NASA finds tropical storm Narda bringing heavy rainfall to western Mexico
Credit: Credit: NASA Worldview
NASA’s Aqua satellite captured an image of Tropical Storm Narda along Mexico’s west coast in the Eastern Pacific Ocean. Satellite data revealed the potential for heavy rainfall within Narda, and warnings are in effect for portions of western Mexico.
Narda formed as Tropical Depression 16E on Saturday, Sept. 28 and intensified into a tropical storm late in the day. When it became a tropical storm it was renamed “Narda.”
On Sept. 30, the Moderate Imaging Spectroradiometer or MODIS instrument that flies aboard NASA’s Aqua satellite provided a visible image of Narda. The MODIS image showed the cyclone continues to produce a large area of deep convection near and to the west of its center. Earlier in the day, at 5 a.m. EDT, infrared satellite data showed that Narda continued to produce very intense deep convection (strong thunderstorms) with cloud tops colder than minus 80 degrees Celsius (minus 112 degrees Fahrenheit). NASA research has shown that storms with cloud top temperatures that cold can produce heavy rainfall.
That heavy rainfall potential is incorporated into the forecast for Sept. 30 from NOAA’s National Hurricane Center (NHC). Narda is expected to produce the following rainfall accumulations through Tuesday: Nayarit, Sinaloa…Additional 3 to 6 inches, isolated storm totals 10 to 15 inches. Jalisco, Colima, Michoacan…Additional 1 to 3 inches, isolated storm totals 10 to 15 inches. Chihuahua…1 to 3 inches. Baja California Sur, Sonora…1 to 2 inches.
At 11 a.m. EDT (1500 UTC), a Tropical Storm Warning is in effect from San Blas to Guaymas, and Islas Marias, Mexico.
The center of Tropical Storm Narda was located near latitude 22.5 degrees north and longitude 106.4 degrees west. That’s about 50 miles (80 km) south of Mazatlan, Mexico. NHC said recent microwave data and surface observations from Mexico indicate that the center of Narda is located just offshore of the west coast of mainland Mexico, north of Islas Marias.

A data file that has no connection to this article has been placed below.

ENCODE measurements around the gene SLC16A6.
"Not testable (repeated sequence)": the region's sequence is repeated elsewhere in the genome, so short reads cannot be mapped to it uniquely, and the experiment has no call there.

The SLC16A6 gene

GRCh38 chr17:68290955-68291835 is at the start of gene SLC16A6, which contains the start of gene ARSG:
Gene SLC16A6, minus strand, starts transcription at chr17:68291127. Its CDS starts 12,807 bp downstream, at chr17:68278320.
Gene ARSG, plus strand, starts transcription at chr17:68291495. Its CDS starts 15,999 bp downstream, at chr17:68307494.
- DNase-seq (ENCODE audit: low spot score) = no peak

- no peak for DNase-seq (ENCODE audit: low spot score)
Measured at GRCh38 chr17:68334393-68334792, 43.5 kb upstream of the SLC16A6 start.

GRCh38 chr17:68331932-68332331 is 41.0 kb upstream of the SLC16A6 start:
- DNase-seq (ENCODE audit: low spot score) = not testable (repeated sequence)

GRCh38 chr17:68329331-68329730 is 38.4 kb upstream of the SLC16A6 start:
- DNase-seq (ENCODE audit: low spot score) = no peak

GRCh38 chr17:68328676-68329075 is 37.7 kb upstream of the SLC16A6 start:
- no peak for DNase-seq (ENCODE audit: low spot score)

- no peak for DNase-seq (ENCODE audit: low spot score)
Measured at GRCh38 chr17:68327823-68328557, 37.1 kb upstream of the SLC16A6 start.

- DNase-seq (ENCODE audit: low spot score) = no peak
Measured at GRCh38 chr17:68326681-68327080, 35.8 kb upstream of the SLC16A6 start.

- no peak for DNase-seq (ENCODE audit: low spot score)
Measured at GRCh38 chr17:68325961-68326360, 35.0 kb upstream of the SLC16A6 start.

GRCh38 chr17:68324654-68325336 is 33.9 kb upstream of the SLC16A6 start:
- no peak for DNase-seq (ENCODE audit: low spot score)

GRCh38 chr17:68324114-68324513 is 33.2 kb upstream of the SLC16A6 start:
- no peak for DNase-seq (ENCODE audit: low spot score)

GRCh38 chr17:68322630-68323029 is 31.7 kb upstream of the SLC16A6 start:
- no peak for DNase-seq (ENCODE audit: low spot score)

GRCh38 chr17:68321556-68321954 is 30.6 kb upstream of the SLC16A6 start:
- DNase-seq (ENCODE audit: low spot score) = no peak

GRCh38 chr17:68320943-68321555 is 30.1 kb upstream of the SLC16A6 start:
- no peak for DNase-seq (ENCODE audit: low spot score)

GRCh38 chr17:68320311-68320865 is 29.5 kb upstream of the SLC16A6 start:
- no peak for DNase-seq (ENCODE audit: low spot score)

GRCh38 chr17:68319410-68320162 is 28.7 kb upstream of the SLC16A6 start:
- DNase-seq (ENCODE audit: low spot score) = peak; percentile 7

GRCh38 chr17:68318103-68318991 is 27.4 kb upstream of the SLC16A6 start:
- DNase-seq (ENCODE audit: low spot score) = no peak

Narda is moving toward the northwest near 15 mph (24 kph), and this general motion is expected to continue with some decrease in forward speed during the next couple of days. Maximum sustained winds are near 40 mph (65 kph) with higher gusts. Some slight strengthening is possible today. Weakening should begin by Tuesday as Narda interacts with the mountains of western Mexico. Tropical storm-force winds extend outward up to 45 miles (75 km) from the center. A wind gust to 44 mph (70 kph) was recently reported at San Blas, Mexico. The estimated minimum central pressure is 1000 millibars.
On the forecast track, the center of Narda will move over the Gulf of California near the coast of northwestern mainland Mexico through Tuesday, Oct. 1.
NASA’s Aqua satellite is one in a fleet of NASA satellites that provide data for hurricane research.
Hurricanes are the most powerful weather event on Earth. NASA’s expertise in space and scientific exploration contributes to essential services provided to the American people by other federal agencies, such as hurricane weather forecasting.
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By Rob Gutro
NASA’s Goddard Space Flight Center